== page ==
It helps, when planning a trip with limited internet access, to finish and publish a blog post before you go. Oh well. I had a fabulous trip, part of which included hanging out with my college best friend—on our old college campus no less. The nostalgia-fueled meals, coffees, and ice cream weren't bad, either.
Happy Easter! I don't have anything Easter themed ready for the day, but here's a sunny picture to tide you for a few days.
And another taste (sorry, couldn't resist) of what's to come:
That's Meyer lemon macarons filled with Meyer lemon curd up top, and Caramelized White Chocolate Pudding below. My dessert making has been a little bit haphazard of late, but the stuff I've been making, when I get around to it, has been pretty fantastic. In honor of Easter and the tail end of Meyer Lemon season, I will be making a Shaker Lemon Pie this evening, but for you, I'm adding to the endless piles of chocolate that appear on this holiday.
These cookies, however, are much better than a boring hollow chocolate bunny. Kind of like a brownie in cookie form, these have chocolate three ways, brown sugar and oats for a perfectly chewy texture, and just a touch of cinnamon. Also like brownies, they're a bit fragile, especially when warm, so I prefer to make smaller cookies.
I've noticed a real dearth of cookie recipes on the blog, which is weird—cookies are some of my favorite desserts, and I have all sorts of classics that haven't gotten up here yet. I've been making these cookies for several years, and finally they're here, thanks to a promise to provide the recipe to several online friends.
Oatmeal Brownie Cookies
Heavily adapted from a recipe in Baking: From My Home to Yours. This is a cookie that, in my opinion, requires a cold glass of milk, but they'd also probably be great with ice cream or even a cup of coffee. I'd also imagine that they would be pretty good with some chopped nuts, but as I'm not usually partial to nuts in cookies, I've never tried it.
2.5 ounces unsweetened cocoa powder, natural or Dutched (about ¾ cup)
7 ounces unbleached flour (about 1¼ cup) (Note: last time I used 3 ounces whole wheat pastry flour and 4 unbleached flour, and it added a nice body to the cookies)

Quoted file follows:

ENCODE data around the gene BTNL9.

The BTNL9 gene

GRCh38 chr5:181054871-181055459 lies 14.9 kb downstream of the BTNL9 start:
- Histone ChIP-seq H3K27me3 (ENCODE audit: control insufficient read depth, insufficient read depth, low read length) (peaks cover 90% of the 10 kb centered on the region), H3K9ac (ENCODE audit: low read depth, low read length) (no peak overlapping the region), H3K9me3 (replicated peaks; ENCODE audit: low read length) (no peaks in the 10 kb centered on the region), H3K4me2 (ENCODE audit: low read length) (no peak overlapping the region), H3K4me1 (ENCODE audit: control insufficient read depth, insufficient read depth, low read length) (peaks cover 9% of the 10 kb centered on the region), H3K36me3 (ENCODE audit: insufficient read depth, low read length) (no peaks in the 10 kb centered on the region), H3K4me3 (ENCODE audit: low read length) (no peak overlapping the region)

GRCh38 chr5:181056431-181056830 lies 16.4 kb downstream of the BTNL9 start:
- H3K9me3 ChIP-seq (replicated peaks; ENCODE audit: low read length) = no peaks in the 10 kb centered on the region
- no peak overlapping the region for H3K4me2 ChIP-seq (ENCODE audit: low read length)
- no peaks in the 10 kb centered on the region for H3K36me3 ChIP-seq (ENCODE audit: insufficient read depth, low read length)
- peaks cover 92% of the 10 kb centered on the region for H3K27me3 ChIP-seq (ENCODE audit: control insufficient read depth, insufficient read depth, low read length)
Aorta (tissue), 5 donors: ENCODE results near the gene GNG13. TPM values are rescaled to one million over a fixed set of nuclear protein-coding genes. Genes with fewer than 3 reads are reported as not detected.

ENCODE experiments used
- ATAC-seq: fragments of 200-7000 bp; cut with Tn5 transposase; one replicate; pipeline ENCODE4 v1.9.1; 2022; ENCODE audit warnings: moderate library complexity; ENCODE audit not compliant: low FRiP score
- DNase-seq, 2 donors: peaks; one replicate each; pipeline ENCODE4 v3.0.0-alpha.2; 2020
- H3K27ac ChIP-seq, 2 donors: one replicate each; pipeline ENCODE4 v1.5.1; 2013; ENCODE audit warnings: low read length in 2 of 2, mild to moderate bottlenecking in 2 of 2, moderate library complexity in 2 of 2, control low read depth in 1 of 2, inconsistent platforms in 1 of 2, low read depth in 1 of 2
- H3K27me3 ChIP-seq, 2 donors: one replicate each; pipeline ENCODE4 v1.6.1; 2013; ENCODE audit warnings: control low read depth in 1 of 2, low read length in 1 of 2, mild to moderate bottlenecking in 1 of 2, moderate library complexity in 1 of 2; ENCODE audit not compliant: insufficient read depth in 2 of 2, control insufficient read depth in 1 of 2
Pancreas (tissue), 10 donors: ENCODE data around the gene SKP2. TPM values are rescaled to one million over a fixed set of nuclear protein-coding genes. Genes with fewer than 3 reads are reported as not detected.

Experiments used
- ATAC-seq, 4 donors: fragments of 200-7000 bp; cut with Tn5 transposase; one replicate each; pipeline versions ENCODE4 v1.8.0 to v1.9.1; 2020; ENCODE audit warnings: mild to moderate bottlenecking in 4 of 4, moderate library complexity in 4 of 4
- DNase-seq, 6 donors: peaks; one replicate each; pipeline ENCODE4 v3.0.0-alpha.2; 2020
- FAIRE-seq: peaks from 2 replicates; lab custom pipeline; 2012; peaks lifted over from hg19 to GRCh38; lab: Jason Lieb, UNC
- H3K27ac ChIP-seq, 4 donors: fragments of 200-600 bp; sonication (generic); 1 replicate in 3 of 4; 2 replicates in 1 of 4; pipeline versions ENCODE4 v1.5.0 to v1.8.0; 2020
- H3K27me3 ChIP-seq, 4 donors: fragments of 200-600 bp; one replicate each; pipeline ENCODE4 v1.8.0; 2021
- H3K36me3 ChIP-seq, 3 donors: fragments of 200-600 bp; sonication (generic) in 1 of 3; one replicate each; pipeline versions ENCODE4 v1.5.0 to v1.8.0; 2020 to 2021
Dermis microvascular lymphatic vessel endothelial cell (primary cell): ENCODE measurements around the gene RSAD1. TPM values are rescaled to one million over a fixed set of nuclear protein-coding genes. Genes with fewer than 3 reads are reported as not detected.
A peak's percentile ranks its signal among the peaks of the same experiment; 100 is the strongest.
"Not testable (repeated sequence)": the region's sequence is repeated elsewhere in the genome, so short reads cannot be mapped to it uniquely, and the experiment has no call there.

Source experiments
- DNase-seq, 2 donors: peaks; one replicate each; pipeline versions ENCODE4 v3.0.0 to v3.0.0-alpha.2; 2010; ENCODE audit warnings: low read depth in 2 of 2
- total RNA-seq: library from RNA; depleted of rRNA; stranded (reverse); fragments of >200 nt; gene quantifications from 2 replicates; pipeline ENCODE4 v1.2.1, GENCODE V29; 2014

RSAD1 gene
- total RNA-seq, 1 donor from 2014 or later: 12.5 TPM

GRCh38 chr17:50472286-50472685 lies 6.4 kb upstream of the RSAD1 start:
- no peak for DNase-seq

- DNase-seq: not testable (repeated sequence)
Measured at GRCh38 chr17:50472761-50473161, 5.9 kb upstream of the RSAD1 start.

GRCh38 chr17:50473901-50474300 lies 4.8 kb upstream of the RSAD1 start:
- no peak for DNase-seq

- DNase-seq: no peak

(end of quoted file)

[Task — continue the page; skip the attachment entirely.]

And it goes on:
1 teaspoon baking soda
¼ teaspoon baking powder
1 teaspoon salt
½ teaspoon cinnamon
12 ounces bittersweet chocolate, chopped and divided
9 ounces dark brown sugar (about 1¼ cup packed)
8 ounces (2 sticks) unsalted butter, in pieces (cold is fine)
2 large eggs
1 teaspoon vanilla
6 ounces rolled oats (about 1½ cups)
Place the oven racks in top & bottom thirds of the oven and preheat to 350ºF. Line two baking sheets with parchment or silicone; set aside.
Sift the cocoa powder into a large bowl. Add the flour, soda, baking powder, salt, and cinnamon and whisk to combine; set aside.
Set a medium heatproof bowl over a pan of simmering water. Add the sugar and 8 ounces of the chocolate (reserving the rest) and stir regularly. When the chocolate is about half melted, add the butter and continue to stir until the entire mixture is melted—it will still be grainy. Don't overheat, or the butter will separate.
Remove the pan from the heat and whisk in the eggs one at a time; the mixture will become very shiny. Beat in the vanilla, then scrape the mixture into the dry ingredients. Stir until mostly combined, then add the remaining chocolate chunks and the oats and stir just until there are no more streaks of flour.
Drop the dough by level tablespoonfuls onto the baking sheets; a dozen to a sheet should give them space to spread out. Bake 12-14 minutes, rotating top to bottom and front to back halfway through the cooking time. Transfer to a rack to cool. If the cookies are very fragile (especially if you made bigger ones), leave on the pan to cool for a minute or two before transferring.
Repeat with remaining dough, cooling the sheets between batches. You can chill the dough before baking, but the cookies will spread a little bit less and take longer to cook.
These will keep, well wrapped, for several days at room temperature and for a couple months (if you can stand it) in the freezer.
Makes about 5 dozen cookies